**Judge, P.G., 1998, Astrophysical Journal, 500, 1009
**Casini, R. & Judge, P.G., 1999, Astrophysical Journal, 522, 524
**Lin, H., Casini, R., 2000, Astrophysical Journal, 542, 528
++Eastwood, J. P. et al., 2017, “The Economic Impact of Space Weather: Where Do We Stand?”, Risk Analysis, 37, 2
+Lloyd’s. Solar Storm Risk to the North American Electric Grid. London UK: Lloyd’s, 2013
- Objective III Overview:
SULIS offers bespoke UK technology demonstration with a wide range of applications, benefitting society and industry across many sectors: Next-generation Power-by-light Optical Wireless Communications (OWC) technology will be demonstrated in space for the first time. SULIS will demonstrate optical power transmission (offering mark-up data transfer rates compared with X-band antenna transmission) characteristic of Power-by-Light systems, an elegant method for powering PV solar cells across large distances, using laser light. Aside from communications upgrade, OWC can be coupled with advanced radiation-hardened PV solar cells to significantly elevate power capability of CubeSat’s. Laser light can also achieve very precise alignment of formation-flying smart CubeSats, critically important for maintaining a functioning coronagraph. SULIS will demonstrate autonomous CubeSat clusters which self-consistently control precision manoeuvres. Objective III will see:
Li-Fi The future of communications technology (Northumbria University): The demand for high-speed internet services has driven emergent technologies capable of delivering ultra-high data rates to end users1. Demand in radio frequency Wi-Fi communication is outstripping the available bandwidth leading to spectrum congestion. One solution to these restrictions is Visible Light Communications (VLC), a subset of OWC, which optimises visible-light wavebands (so-called Li-Fi). The application of high-speed data transfer using light is highly advantageous for SULIS given that VLC reduces the payload mass. Li-Fi technology is a novel solution for limited CubeSat bandwidth (VLC offers expansive bandwidth), connectivity (Li-Fi is highly energy efficient in monochromatic laser light) and range (VLC can transfer ethernet internet speeds).
New radiation-hardened large-format PV systems development (Swansea University in collaboration with Northumbria University): The CESR group at Swansea University developed the world’s first thin film solar cell (TFSC) to be deposited directly onto glass and deployed in space2. Depositing on glass allows for extremely high power-to-weight ratio, crucial for spaceflight. With CubeSat onboard power and outbound communications improvements, onboard control systems will be developed by the NUPV group at Northumbria University. A distinctive characteristic of NUPV is complete photovoltaic cell fabrication from substrate to device for unique application to CubeSat’s demonstrating and advanced form of power exchange.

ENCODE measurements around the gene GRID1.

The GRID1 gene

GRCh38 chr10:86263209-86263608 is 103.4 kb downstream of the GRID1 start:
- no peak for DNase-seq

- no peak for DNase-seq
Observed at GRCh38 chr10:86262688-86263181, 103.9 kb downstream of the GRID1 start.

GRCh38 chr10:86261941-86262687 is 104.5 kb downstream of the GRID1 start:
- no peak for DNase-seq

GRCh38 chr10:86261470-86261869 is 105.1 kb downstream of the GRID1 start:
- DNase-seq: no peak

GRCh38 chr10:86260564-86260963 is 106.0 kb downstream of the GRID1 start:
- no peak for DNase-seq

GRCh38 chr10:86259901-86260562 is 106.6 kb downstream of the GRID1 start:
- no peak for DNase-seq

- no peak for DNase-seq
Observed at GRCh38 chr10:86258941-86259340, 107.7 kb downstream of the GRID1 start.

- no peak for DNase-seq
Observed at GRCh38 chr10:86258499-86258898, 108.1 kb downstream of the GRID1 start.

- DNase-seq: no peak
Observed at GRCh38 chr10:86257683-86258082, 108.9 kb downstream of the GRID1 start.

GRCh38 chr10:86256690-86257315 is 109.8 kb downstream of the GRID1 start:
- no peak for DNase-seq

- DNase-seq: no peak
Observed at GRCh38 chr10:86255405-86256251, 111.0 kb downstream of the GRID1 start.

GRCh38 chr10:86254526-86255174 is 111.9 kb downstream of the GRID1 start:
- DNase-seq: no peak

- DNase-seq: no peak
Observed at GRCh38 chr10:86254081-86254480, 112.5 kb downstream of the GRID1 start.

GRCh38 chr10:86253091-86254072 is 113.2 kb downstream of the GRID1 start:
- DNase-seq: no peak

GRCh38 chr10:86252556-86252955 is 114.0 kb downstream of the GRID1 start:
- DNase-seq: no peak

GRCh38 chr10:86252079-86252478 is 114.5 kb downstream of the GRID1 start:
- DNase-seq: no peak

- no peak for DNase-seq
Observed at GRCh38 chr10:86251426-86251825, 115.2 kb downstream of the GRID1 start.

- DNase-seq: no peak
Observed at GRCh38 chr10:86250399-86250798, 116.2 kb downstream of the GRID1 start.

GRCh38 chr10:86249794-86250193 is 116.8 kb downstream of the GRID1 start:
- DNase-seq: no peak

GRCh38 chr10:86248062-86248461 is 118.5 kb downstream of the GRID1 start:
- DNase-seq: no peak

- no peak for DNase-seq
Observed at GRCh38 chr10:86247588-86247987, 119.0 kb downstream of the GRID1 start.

Mission Launch & Operations: This mission will require launch capability in collaboration with the UK Space Agency and the Satellite Application Catapult. SULIS CubeSat construction will be managed by industrial partners SSTL. SSTL delivers complete mission solutions for remote sensing, science, exploration, navigation and telecommunications, as well as designing and building a wide range of satellite platforms, subsystems and optical instruments, and supplying avionics suites and ground infrastructure. The data downlink ground station segment for post-launch mission control and operations will be facilitated by STFC-RAL Space in collaboration with SSTL.
Data Centre Requirements: A processing centre will host data pipeline and analysis. Data communications from CubeSat’s to Earth is challenging. The spectropolarimeter will have a maximum data rate of ~100 Mbps per detector. The coronagraph, considering the lack of polarimetry and long exposure times (due to lower signal to noise) requires ~5 Mbps per detector. Thus the Li-Fi communication will rapidly redistribute the data between each CubeSat pair, before transmission to the Earth-orbiting CubeSat pair at ~100 Mbps each (in 2001, a 50 Mbps link was successfully established between the ARTEMIS geostationary satellite and the SPOT-4 satellite). The deployment of a CubeSat constellation enables a sharp reduction of the relay communication path length. The Earth orbiting CubeSat pair will require a downlink transfer at ~600 Mbps (in 2013, NASA’s lunar laser communication demonstration achieved an impressive downlink rate of 622 Mbps).
1Zabih Ghassemlooy et al., 2017, “Visible Light Communications: Theory and Applications”, CRC Press, ISBN 9781498767538
2Applied to the 3U CubeSat AlSat Nano mission, developed by the UK and Algerian Space Agencies.